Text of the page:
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Crypto coins prices seesaw amid growing debate on digital currencies: Market wrap

RIYADH: Bitcoin traded lower on Tuesday, falling by 4.21 percent to $41,503.71 at 6:58 p.m. Riyadh time, while Ether slipped down by 7 percent at $2,844.81, according to data from CoinDesk.

Crypto exchanges are increasingly running into resistance from local regulators, who want to be able to monitor their operations better.

Binance, one of the world’s largest cryptocurrency exchanges, said on Monday that users in Singapore would no longer be allowed to buy and trade cryptocurrencies on its main platform, to comply with local regulation.

The Monetary Authority of Singapore this month warned that it could be in breach of local laws and should stop providing payment services to the city-state’s residents.

From Oct. 26, users in Singapore will no longer be able to deposit fiat currencies, or buy or spot-trade cryptocurrencies on the platform.

In recent months, regulators in Britain, Italy and Hong Kong have said Binance units are not authorized to carry out some activities in their markets, and Malaysia’s financial regulator reprimanded the exchange for operating illegally there


While cryptocurrency exchange Coinbase said its customers in the US will be able to use the direct deposit service for any percentage of their salary. They can also hold their dollars in dollars or instantly convert them into cryptocurrencies without fees.

“With direct deposit, customers can more easily access our crypto-first financial services and be ready for any trade or purchase,” Max Branzburg, vice president of product at Coinbase, said in a blog post.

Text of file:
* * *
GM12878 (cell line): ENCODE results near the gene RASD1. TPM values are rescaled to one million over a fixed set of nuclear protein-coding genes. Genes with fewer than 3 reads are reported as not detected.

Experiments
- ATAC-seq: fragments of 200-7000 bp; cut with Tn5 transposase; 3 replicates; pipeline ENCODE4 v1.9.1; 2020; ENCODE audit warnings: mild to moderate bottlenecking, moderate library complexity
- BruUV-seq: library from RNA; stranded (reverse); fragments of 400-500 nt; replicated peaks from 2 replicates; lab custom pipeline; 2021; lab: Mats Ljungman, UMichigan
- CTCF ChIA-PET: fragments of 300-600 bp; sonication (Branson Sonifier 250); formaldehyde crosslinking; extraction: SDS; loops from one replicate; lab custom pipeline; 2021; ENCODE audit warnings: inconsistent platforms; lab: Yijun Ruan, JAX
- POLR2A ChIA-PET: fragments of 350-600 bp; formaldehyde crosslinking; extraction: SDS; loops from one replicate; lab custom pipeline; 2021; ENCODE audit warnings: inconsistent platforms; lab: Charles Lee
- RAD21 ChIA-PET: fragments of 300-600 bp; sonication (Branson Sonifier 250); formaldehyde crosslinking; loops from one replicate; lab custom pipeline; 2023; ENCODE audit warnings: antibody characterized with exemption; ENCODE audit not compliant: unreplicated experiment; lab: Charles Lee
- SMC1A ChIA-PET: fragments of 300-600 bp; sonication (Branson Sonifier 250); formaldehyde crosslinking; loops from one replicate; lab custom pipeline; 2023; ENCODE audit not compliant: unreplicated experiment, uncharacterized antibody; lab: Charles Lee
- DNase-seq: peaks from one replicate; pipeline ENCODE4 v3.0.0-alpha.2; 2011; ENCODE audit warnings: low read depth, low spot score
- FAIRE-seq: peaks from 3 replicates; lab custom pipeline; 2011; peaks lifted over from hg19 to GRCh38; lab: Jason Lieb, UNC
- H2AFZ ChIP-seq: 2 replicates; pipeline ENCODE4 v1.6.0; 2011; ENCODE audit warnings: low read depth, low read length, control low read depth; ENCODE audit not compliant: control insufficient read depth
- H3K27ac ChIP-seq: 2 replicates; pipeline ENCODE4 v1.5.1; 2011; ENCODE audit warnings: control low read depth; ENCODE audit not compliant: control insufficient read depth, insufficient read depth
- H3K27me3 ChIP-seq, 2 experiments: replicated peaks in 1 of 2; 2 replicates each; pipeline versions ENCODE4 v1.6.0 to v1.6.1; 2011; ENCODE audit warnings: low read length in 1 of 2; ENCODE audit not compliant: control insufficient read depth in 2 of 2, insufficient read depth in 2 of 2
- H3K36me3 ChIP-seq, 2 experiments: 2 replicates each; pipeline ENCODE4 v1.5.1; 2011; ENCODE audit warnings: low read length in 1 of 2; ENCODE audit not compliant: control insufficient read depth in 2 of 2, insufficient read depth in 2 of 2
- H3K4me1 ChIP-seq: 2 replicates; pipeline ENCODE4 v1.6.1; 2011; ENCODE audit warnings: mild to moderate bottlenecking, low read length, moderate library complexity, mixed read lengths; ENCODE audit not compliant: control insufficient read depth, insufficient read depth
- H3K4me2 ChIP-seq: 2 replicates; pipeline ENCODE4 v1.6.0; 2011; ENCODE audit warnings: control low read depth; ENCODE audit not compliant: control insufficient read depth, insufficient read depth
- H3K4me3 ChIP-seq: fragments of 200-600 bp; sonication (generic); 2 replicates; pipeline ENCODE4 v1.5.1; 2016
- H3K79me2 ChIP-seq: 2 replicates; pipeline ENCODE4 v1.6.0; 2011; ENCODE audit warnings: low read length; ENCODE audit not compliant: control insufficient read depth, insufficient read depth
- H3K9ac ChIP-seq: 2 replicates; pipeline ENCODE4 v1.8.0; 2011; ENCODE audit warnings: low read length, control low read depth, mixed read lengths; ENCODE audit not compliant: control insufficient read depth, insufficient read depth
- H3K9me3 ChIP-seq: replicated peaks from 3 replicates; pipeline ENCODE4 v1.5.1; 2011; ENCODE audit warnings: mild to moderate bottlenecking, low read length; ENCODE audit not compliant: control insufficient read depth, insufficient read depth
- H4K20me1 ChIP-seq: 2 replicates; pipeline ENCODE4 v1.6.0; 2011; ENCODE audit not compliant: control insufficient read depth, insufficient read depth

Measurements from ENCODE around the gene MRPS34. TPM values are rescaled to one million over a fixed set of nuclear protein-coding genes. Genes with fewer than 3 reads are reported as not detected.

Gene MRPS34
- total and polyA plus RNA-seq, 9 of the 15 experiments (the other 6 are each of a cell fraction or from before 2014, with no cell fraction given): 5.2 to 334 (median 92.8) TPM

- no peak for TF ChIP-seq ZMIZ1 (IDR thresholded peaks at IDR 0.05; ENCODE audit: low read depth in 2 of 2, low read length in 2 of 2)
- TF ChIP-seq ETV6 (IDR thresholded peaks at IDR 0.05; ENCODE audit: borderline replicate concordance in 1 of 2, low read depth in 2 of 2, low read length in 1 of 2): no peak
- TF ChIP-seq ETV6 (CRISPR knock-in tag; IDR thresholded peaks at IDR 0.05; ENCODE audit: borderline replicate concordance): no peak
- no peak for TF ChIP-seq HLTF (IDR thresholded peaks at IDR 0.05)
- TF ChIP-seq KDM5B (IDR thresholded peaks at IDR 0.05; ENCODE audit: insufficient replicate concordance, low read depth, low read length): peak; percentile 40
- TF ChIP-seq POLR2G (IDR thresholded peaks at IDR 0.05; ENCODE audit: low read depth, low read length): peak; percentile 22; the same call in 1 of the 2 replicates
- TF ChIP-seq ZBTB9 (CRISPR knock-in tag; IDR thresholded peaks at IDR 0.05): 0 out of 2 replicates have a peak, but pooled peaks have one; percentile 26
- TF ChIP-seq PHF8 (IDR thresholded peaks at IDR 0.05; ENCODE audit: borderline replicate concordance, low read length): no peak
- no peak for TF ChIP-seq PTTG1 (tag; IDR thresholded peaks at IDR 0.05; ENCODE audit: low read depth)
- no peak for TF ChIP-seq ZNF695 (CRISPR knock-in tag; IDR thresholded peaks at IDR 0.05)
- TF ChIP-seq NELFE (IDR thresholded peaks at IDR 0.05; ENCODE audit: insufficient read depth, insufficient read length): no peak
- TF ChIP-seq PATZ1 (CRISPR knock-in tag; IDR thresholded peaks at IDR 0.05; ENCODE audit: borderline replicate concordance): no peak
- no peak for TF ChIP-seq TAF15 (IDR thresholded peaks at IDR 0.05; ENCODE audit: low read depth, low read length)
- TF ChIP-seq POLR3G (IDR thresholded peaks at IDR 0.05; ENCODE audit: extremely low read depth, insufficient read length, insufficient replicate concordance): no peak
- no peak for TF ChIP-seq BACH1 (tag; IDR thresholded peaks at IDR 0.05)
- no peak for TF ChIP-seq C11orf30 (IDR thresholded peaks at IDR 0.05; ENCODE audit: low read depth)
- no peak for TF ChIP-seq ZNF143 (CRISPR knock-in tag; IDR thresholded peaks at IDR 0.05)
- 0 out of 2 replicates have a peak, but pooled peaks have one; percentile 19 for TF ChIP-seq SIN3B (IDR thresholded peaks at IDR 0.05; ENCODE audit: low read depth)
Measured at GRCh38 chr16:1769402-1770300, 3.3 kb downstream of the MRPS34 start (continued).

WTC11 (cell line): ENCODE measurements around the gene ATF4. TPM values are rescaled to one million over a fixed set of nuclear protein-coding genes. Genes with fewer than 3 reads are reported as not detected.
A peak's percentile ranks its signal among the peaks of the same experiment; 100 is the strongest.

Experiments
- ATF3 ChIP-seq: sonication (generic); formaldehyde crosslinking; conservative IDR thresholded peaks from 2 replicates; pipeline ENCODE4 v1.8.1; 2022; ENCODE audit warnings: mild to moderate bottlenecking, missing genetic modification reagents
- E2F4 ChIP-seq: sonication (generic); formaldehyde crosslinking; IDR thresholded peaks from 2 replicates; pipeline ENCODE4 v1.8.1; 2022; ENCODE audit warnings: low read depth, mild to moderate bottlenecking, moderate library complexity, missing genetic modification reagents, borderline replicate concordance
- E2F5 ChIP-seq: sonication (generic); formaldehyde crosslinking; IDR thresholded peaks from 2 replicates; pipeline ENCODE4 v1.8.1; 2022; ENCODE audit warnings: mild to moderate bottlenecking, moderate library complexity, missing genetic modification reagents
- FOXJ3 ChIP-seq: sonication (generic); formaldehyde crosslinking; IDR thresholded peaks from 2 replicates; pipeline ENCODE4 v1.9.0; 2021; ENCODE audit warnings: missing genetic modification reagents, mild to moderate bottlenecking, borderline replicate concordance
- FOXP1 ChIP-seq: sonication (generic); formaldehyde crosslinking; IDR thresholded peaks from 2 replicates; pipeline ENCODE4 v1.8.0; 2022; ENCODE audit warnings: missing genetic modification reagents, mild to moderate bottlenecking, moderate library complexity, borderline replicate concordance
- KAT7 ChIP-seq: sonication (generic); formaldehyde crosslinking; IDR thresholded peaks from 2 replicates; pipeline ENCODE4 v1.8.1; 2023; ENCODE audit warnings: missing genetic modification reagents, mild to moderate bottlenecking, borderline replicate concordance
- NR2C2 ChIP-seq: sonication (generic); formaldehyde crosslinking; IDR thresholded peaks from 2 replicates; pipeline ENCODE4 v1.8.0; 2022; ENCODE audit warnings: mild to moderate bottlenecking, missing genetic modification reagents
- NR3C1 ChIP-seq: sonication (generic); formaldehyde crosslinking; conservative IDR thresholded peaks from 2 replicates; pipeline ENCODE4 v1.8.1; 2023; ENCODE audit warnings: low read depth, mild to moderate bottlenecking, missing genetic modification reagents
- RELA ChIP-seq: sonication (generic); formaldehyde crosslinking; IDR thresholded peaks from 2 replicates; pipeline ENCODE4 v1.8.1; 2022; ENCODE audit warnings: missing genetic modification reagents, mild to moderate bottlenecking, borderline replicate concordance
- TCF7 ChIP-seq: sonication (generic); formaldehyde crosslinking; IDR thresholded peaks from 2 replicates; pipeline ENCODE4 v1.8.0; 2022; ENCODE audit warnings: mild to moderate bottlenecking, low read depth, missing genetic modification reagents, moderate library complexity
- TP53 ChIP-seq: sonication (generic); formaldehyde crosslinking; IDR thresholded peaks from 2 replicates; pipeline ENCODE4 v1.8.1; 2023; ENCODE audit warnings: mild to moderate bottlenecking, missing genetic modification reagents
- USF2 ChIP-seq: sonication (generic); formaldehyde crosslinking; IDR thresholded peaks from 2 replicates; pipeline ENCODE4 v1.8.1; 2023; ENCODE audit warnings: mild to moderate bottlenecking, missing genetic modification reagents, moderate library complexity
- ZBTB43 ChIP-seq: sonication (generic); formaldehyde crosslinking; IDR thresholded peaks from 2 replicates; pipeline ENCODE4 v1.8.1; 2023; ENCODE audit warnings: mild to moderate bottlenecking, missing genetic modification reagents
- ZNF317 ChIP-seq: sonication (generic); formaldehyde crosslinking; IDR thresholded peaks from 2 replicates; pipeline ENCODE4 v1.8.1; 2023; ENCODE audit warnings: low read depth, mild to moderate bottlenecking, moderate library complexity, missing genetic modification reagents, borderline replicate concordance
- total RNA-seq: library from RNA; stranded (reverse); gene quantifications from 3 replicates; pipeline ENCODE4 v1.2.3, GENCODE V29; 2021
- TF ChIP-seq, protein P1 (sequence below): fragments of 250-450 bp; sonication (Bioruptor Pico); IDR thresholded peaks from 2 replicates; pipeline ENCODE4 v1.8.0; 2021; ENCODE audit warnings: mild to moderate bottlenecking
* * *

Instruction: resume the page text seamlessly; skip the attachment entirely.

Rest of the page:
“We’re determined to deliver the most trusted full suite of crypto-first financial services to our 68 million users.”

Extreme views

JPMorgan CEO Jamie Dimon has spoken out about his stance on Bitcoin and cryptocurrencies, stating that anyone who borrows money to buy bitcoin is, in his opinion, a fool.

However, Dimon also acknowledged that there is a potential for the crypto sector to increase its value tenfold in the next years.

“I am not personally interested in bitcoin and am not a buyer. This does not mean that the price of Bitcoin cannot reach 10 times its price today in the next five years,” Dimon said in an interview with the Times of India.

Long road ahead

Anthony Scaramucci, CEO of Skybridge Capital, believes that there is still a long way to go for institutional investors to embrace bitcoin and cryptocurrency in general.

He stated in an interview with Bloomberg that according to his experience, most institutions are still not interested in cryptocurrency as an investment and only 10 percent are actively investing in cryptocurrency. While this may be a minority, it is a minority that has some influence.

“The institutions are not there. Anybody who’s telling you there’s institutional adoption into this space is not being totally honest or they’re seeing something that I’m not seeing,” Scaramucci said.


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